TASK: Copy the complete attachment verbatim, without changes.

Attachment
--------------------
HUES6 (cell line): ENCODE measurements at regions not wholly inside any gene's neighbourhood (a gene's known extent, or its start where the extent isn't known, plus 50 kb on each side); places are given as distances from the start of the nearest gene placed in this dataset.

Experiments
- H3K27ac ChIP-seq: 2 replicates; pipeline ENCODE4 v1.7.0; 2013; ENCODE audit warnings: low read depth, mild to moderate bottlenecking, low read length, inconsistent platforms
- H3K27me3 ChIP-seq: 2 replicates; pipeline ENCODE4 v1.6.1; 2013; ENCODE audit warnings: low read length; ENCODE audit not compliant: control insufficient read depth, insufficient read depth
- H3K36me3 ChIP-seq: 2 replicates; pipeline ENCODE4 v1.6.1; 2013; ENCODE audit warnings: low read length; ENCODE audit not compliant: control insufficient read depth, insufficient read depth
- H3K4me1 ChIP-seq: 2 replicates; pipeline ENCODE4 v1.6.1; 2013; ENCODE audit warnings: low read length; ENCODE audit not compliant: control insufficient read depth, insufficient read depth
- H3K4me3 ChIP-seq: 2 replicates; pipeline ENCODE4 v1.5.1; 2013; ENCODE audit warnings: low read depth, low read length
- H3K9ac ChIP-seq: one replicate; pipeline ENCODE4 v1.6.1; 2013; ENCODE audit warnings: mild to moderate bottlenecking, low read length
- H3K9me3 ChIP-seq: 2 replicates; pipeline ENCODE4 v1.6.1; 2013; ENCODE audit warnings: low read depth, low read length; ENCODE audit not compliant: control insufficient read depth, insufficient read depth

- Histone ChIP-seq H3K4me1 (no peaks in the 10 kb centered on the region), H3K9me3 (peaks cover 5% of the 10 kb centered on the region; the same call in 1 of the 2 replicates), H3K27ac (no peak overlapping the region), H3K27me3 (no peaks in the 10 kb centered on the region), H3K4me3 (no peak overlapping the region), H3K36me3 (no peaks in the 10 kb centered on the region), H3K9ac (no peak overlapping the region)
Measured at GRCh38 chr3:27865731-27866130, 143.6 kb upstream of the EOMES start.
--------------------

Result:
HUES6 (cell line): ENCODE measurements at regions not wholly inside any gene's neighbourhood (a gene's known extent, or its start where the extent isn't known, plus 50 kb on each side); places are given as distances from the start of the nearest gene placed in this dataset.

Experiments
- H3K27ac ChIP-seq: 2 replicates; pipeline ENCODE4 v1.7.0; 2013; ENCODE audit warnings: low read depth, mild to moderate bottlenecking, low read length, inconsistent platforms
- H3K27me3 ChIP-seq: 2 replicates; pipeline ENCODE4 v1.6.1; 2013; ENCODE audit warnings: low read length; ENCODE audit not compliant: control insufficient read depth, insufficient read depth
- H3K36me3 ChIP-seq: 2 replicates; pipeline ENCODE4 v1.6.1; 2013; ENCODE audit warnings: low read length; ENCODE audit not compliant: control insufficient read depth, insufficient read depth
- H3K4me1 ChIP-seq: 2 replicates; pipeline ENCODE4 v1.6.1; 2013; ENCODE audit warnings: low read length; ENCODE audit not compliant: control insufficient read depth, insufficient read depth
- H3K4me3 ChIP-seq: 2 replicates; pipeline ENCODE4 v1.5.1; 2013; ENCODE audit warnings: low read depth, low read length
- H3K9ac ChIP-seq: one replicate; pipeline ENCODE4 v1.6.1; 2013; ENCODE audit warnings: mild to moderate bottlenecking, low read length
- H3K9me3 ChIP-seq: 2 replicates; pipeline ENCODE4 v1.6.1; 2013; ENCODE audit warnings: low read depth, low read length; ENCODE audit not compliant: control insufficient read depth, insufficient read depth

- Histone ChIP-seq H3K4me1 (no peaks in the 10 kb centered on the region), H3K9me3 (peaks cover 5% of the 10 kb centered on the region; the same call in 1 of the 2 replicates), H3K27ac (no peak overlapping the region), H3K27me3 (no peaks in the 10 kb centered on the region), H3K4me3 (no peak overlapping the region), H3K36me3 (no peaks in the 10 kb centered on the region), H3K9ac (no peak overlapping the region)
Measured at GRCh38 chr3:27865731-27866130, 143.6 kb upstream of the EOMES start.